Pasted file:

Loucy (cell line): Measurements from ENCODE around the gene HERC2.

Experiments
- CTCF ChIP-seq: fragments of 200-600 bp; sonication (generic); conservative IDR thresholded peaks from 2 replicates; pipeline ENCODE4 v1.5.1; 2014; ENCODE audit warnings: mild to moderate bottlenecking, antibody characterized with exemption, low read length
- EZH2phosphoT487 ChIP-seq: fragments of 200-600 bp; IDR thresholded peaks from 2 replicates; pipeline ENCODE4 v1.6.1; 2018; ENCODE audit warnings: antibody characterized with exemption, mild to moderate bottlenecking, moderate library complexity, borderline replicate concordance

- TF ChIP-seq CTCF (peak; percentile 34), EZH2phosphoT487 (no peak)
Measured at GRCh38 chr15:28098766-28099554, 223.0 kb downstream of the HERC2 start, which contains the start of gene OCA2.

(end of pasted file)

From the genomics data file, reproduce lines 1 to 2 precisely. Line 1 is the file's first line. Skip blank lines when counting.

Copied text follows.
Loucy (cell line): Measurements from ENCODE around the gene HERC2.

Experiments